In one of the first neuroimaging studies to look at reappraisal, published in 2002, Gross’s team showed healthy people a series of unpleasant photographs, such as a woman crying outside of a church. On some trials, the researchers instructed participants to think of a way to interpret the pictures in a more positive light. So the woman outside of the church, for example, could be crying after a wedding rather than a funeral. During this reappraisal, participants’ brains showed increased activation in the dorsomedial prefrontal cortex, a region in the outer layers of the brain that’s involved in self-processing and emotional awareness, and decreased activity in the amygdala, which is important for emotional and fearful responses, compared with trials when they were told to simply look at each photo without trying to change their feelings.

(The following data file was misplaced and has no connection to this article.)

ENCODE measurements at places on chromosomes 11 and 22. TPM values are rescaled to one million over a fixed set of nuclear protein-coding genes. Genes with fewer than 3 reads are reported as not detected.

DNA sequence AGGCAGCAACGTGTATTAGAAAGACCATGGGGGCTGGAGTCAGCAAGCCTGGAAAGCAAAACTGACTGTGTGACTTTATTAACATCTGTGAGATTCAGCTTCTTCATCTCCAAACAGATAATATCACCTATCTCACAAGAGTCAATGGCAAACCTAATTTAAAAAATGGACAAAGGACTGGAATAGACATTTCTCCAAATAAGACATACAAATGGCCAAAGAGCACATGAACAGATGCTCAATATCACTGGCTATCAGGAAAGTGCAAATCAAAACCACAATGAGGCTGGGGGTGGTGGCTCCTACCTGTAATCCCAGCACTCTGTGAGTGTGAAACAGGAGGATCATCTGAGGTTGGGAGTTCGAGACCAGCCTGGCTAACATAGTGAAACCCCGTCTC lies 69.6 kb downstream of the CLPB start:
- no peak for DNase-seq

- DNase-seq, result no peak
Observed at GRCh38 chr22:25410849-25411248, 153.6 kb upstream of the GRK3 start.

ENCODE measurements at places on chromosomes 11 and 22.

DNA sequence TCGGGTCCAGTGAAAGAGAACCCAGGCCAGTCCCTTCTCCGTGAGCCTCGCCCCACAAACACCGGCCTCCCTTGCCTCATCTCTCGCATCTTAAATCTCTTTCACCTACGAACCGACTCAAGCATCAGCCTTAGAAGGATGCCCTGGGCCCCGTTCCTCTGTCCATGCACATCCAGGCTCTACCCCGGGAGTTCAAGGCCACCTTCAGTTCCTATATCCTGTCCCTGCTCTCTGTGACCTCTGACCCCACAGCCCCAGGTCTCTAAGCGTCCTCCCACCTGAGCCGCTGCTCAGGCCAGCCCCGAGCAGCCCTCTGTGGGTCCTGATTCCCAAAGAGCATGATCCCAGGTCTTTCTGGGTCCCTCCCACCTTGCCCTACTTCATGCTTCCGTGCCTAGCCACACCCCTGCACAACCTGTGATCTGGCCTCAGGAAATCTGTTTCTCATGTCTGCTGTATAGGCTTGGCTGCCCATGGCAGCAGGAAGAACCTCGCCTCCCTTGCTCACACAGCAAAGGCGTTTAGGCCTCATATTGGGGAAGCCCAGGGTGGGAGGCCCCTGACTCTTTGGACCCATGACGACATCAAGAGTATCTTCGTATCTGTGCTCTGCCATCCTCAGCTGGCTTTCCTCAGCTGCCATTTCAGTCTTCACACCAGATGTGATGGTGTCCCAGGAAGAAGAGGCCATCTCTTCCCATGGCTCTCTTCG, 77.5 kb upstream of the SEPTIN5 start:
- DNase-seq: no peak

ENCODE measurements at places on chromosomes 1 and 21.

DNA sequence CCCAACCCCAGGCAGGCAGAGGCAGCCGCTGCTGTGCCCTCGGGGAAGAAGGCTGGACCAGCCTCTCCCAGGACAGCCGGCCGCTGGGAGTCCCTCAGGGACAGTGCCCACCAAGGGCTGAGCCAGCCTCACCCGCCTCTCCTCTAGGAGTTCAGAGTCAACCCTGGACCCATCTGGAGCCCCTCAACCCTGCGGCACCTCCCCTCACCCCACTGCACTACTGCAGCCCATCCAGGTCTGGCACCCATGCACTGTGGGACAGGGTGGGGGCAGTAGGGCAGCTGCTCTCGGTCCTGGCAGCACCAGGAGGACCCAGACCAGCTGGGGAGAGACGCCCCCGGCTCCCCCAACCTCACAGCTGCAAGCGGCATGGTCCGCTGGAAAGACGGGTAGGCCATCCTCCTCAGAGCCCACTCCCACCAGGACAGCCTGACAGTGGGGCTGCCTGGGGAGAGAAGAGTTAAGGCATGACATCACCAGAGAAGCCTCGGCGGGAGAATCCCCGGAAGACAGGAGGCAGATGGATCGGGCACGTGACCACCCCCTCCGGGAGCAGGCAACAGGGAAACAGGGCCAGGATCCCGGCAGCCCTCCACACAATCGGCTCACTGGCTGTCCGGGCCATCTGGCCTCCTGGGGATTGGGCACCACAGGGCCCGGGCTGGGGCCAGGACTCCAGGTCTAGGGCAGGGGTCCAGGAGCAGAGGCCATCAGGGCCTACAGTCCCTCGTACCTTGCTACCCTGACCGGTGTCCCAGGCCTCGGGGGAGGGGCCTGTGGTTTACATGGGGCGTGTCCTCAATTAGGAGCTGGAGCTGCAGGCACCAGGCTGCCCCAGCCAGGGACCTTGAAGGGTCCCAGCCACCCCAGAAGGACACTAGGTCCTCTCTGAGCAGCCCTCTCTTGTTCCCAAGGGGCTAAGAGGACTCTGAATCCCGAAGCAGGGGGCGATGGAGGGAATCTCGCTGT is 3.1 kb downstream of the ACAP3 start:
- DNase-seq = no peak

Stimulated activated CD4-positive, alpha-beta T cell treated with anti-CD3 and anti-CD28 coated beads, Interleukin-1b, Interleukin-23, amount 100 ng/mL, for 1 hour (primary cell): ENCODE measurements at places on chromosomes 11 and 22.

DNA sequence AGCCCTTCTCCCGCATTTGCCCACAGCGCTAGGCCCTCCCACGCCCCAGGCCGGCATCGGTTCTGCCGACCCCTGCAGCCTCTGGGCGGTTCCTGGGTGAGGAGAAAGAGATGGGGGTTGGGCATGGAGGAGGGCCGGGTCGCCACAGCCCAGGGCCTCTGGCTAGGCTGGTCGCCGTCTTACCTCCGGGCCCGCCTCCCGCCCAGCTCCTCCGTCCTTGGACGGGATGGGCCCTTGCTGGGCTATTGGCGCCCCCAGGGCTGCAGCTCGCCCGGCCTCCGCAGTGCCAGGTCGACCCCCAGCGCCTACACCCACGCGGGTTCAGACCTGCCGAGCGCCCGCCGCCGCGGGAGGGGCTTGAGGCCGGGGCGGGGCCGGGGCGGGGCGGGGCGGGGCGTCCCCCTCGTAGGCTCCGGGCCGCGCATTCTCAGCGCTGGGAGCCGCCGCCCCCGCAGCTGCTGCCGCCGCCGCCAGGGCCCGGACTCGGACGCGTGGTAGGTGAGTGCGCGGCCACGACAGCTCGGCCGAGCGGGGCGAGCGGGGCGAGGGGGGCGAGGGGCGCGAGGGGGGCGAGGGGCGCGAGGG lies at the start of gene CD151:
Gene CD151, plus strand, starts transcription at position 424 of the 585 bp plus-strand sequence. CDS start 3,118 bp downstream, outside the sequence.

In later work, Gross found that these brain systems involved in reappraisal seem to be impaired in people with social anxiety disorder (SAD). This condition, characterized by an intense fear during social interactions and negative self-beliefs, is surprisingly common, with a lifetime prevalence of 12 percent. In one study, Gross’s team scanned the brains of people with SAD while negative statements, such as NO ONE LIKES ME or I’M A LOSER, flashed on a screen in front of them. When the belief flashed in white letters, they were instructed to focus on how true it was for them. When it flashed in green, they were told to reappraise it in a way that made it less negative. After each sentence they were asked to rate their emotions.